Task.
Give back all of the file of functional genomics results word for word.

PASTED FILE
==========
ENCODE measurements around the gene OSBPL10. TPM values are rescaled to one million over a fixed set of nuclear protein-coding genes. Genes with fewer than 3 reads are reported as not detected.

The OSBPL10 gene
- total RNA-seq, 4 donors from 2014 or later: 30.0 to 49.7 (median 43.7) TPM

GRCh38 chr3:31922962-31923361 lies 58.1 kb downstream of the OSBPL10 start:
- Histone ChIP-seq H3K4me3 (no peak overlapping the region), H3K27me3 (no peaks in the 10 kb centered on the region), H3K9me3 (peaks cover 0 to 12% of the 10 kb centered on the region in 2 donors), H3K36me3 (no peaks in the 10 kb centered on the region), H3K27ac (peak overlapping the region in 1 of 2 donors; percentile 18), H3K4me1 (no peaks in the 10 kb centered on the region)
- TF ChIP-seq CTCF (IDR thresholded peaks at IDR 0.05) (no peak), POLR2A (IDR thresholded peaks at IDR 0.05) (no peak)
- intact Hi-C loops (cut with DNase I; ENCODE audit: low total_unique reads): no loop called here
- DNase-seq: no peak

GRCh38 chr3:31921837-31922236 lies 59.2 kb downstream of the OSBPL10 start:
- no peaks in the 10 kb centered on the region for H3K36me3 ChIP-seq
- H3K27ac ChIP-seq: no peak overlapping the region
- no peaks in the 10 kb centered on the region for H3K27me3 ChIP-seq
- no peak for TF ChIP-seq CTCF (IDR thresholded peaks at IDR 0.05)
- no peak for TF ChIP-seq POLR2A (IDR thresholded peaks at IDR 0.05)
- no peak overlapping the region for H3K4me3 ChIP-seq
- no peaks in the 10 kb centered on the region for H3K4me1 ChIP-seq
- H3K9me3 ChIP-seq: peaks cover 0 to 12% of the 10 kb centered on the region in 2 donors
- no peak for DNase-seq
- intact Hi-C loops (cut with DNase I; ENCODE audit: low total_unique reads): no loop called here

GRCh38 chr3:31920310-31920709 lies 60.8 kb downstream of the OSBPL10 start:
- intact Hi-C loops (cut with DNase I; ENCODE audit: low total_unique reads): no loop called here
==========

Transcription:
ENCODE measurements around the gene OSBPL10. TPM values are rescaled to one million over a fixed set of nuclear protein-coding genes. Genes with fewer than 3 reads are reported as not detected.

The OSBPL10 gene
- total RNA-seq, 4 donors from 2014 or later: 30.0 to 49.7 (median 43.7) TPM

GRCh38 chr3:31922962-31923361 lies 58.1 kb downstream of the OSBPL10 start:
- Histone ChIP-seq H3K4me3 (no peak overlapping the region), H3K27me3 (no peaks in the 10 kb centered on the region), H3K9me3 (peaks cover 0 to 12% of the 10 kb centered on the region in 2 donors), H3K36me3 (no peaks in the 10 kb centered on the region), H3K27ac (peak overlapping the region in 1 of 2 donors; percentile 18), H3K4me1 (no peaks in the 10 kb centered on the region)
- TF ChIP-seq CTCF (IDR thresholded peaks at IDR 0.05) (no peak), POLR2A (IDR thresholded peaks at IDR 0.05) (no peak)
- intact Hi-C loops (cut with DNase I; ENCODE audit: low total_unique reads): no loop called here
- DNase-seq: no peak

GRCh38 chr3:31921837-31922236 lies 59.2 kb downstream of the OSBPL10 start:
- no peaks in the 10 kb centered on the region for H3K36me3 ChIP-seq
- H3K27ac ChIP-seq: no peak overlapping the region
- no peaks in the 10 kb centered on the region for H3K27me3 ChIP-seq
- no peak for TF ChIP-seq CTCF (IDR thresholded peaks at IDR 0.05)
- no peak for TF ChIP-seq POLR2A (IDR thresholded peaks at IDR 0.05)
- no peak overlapping the region for H3K4me3 ChIP-seq
- no peaks in the 10 kb centered on the region for H3K4me1 ChIP-seq
- H3K9me3 ChIP-seq: peaks cover 0 to 12% of the 10 kb centered on the region in 2 donors
- no peak for DNase-seq
- intact Hi-C loops (cut with DNase I; ENCODE audit: low total_unique reads): no loop called here

GRCh38 chr3:31920310-31920709 lies 60.8 kb downstream of the OSBPL10 start:
- intact Hi-C loops (cut with DNase I; ENCODE audit: low total_unique reads): no loop called here